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11/96 Features: The Search Is On (Web Crawlers)

Pest Control For Web Crawlers

YOU CHECK YOUR Web-server log one morning, and find unusually heavy traffic beginning at your home page and continuing through its linked pages in a pattern. Each page hit has been downloaded at regularly spaced intervals. A scan of your log's request header reveals the word "scooter."

You've been crawled.

It sounds creepy, but getting crawled is good. It means a search engine's spider was checking out your site to update its catalog of Web documents. Search engines use autonomous agents that link to one URL, collect its contents, then use that page's links to find others. These agents-also known as spiders, bots, crawlers or wanderers-count, parse and index Web documents of a certain size or type. The best leave small calling cards, like AltaVista's "scooter."

But intelligent agents do more than search Web sites for documents they can index. Checkbot, a maintenance utility from the Netherlands, roams sites and reports broken links. Macromedia's GetBot searches sites for examples of Shockwave movies it can point to from its own site.

You may not want spiders crawling through every page on your site. The content of extremely dynamic pages changes so rapidly that the information may become obsolete before the engine even stores the data in its index. You may also choose to reserve space for legitimate visitors because a poorly designed spider, downloading page after page without pause, can overload a server.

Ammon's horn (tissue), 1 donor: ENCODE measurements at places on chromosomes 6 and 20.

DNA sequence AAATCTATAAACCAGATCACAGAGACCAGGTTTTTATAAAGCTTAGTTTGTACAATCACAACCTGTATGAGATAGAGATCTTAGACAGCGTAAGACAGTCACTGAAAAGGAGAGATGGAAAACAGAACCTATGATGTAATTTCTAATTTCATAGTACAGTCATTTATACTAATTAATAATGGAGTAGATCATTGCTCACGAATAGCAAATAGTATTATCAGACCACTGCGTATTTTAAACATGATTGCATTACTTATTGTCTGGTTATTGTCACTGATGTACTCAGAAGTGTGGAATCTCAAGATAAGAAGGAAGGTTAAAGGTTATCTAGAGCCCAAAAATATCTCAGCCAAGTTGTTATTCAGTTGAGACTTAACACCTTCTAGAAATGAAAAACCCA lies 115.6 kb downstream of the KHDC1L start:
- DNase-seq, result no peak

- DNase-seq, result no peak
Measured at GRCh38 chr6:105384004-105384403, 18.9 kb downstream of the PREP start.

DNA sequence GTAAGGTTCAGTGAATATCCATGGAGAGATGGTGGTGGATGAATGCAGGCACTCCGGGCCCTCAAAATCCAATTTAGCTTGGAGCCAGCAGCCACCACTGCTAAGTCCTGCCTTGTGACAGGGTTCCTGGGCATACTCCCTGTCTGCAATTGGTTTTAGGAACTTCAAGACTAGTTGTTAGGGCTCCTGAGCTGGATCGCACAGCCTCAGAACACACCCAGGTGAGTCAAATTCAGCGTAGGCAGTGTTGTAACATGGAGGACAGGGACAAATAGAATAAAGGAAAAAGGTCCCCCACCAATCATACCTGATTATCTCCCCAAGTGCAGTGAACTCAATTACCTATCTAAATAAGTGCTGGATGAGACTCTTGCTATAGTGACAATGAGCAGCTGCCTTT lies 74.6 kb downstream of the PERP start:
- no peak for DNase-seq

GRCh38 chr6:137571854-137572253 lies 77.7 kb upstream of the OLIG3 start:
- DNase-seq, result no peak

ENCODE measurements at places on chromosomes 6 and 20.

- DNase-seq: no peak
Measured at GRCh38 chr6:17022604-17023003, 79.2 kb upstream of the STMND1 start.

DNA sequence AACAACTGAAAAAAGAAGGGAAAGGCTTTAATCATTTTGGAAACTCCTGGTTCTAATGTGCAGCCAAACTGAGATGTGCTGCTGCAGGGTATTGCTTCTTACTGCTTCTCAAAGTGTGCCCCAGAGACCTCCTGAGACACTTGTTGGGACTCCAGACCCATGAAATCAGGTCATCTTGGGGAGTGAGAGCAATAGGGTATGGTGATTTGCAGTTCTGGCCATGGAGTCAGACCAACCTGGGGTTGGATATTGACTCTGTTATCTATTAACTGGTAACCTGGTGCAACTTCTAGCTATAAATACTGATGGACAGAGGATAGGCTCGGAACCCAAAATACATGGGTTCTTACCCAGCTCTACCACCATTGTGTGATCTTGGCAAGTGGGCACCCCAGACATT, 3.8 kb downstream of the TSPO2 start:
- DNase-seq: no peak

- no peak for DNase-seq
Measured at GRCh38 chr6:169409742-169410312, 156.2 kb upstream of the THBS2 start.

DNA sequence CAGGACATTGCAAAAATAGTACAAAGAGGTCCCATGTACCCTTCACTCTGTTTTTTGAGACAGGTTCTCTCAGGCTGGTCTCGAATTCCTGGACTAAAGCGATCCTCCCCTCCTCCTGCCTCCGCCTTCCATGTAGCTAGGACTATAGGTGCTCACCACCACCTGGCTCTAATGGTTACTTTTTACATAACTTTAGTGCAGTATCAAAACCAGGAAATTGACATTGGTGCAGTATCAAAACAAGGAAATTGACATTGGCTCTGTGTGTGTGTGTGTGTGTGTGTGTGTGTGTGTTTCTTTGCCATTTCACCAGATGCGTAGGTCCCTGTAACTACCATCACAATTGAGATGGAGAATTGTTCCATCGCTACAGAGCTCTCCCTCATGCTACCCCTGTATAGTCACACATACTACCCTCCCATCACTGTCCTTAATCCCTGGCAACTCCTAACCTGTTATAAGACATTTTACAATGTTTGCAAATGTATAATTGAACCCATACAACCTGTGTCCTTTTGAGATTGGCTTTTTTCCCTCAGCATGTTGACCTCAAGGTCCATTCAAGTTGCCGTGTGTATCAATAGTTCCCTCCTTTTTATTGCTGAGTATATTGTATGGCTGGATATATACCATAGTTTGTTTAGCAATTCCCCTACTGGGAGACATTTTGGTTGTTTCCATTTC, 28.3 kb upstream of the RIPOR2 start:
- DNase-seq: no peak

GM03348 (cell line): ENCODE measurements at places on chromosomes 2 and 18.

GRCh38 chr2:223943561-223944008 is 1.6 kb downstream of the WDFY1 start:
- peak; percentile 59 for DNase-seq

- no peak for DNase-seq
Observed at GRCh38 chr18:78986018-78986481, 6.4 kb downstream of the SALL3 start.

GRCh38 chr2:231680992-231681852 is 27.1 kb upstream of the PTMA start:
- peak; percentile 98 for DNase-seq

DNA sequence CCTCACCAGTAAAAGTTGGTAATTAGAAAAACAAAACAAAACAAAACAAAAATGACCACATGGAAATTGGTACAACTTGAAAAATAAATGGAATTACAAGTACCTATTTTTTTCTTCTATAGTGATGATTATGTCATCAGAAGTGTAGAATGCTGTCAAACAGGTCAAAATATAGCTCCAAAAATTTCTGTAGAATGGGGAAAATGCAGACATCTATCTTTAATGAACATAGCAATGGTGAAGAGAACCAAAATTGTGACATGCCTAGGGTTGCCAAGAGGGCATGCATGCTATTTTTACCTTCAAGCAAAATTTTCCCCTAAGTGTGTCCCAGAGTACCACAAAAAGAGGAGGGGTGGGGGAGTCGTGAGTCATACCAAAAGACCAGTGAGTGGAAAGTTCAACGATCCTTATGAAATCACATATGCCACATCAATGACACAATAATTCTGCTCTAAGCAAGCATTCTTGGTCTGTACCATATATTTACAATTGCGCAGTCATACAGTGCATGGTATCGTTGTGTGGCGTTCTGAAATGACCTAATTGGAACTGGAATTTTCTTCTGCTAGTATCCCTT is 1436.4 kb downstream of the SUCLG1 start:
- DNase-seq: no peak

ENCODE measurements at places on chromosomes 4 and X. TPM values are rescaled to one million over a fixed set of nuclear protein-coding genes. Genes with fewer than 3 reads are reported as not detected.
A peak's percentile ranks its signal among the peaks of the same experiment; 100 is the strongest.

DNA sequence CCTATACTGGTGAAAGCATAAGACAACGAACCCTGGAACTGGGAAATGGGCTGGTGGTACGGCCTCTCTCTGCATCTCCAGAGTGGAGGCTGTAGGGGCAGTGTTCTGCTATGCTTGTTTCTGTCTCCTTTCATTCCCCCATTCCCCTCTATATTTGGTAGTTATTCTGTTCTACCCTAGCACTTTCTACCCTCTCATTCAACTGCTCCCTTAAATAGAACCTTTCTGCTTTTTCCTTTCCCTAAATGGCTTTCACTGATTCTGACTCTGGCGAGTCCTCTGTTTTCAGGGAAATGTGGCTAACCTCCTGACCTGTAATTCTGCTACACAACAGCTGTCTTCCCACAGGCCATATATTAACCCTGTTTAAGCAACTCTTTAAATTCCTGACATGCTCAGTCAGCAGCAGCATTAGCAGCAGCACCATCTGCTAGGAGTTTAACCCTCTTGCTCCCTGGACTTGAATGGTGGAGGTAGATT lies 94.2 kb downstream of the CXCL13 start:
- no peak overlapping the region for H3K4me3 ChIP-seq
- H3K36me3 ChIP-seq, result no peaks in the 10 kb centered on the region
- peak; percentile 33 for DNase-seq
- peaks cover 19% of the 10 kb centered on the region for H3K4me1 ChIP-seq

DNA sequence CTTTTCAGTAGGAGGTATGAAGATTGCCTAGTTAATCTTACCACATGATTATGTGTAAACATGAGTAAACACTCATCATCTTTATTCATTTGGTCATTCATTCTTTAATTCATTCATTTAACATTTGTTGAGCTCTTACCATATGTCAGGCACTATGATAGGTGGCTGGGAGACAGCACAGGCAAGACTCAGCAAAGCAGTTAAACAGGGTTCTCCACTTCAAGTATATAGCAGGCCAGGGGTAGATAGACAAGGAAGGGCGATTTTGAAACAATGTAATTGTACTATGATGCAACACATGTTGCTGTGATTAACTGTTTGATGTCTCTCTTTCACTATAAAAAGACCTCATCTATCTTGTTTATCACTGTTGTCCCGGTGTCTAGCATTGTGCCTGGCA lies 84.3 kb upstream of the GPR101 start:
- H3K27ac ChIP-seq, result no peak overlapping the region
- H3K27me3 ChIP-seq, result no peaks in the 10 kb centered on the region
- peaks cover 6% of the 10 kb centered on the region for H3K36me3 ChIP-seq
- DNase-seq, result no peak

Well-behaved agents generate a pause between page fetches. They can also measure server performance and reduce the frequency of site visits for especially slow servers, as Inktomi's Slurp does. WebCrawler spiders conserve bandwidth by hitting a site's first level, or home page, then returning later for in-depth crawls.

"Polite" spiders don't violate bounds placed on them by the Standard for Robot Exclusion (SRE). Under SRE rules, a Webmaster can place a file listing pages to avoid on-site. Compliant spiders check this file, ROBOT.TXT, and exclude its contents from their crawls. A simple ROBOT.TXT file might contain the following lines:

User-agent: *
Disallow: /MyDocs/Personnel
User-agent: Snoopy
Disallow: /

This file prohibits an agent named Snoopy from accessing any file on this Web server. All others, however, are welcome to crawl every page except those in MYDOCS/PERSONNEL. But remember, more than just robots can read this file.

Lycos and AltaVista have reported unauthorized requests to re-register a site with a false address or even delete a site's URLs from an engine's index, presumably to sabotage rival sites. Webmasters, intent on luring visitors to their sites, can find ingenious ways to "spamdex," or fool search engines into raising a site's relevancy score. Spamdexers add multiple occurrences of popular keywords to a Web page in invisible (small or background-colored) type. They "load" meta tags with copies of the same keyword or hide keywords behind images. The keywords ensure frequent appearances and high relevancy scores in result sets even if they bear no relation to the page's contents.

Spamdexing frustrates searchers and can render the relevancy rankings of keyword search engines useless. Search-engine developers are fighting back by changing the way they score sites, penalizing or dropping a site if a keyword appears too many times in a meta tag.

These tactics may help screen out cheaters, but they can also hurt sites that legitimately repeat keywords.

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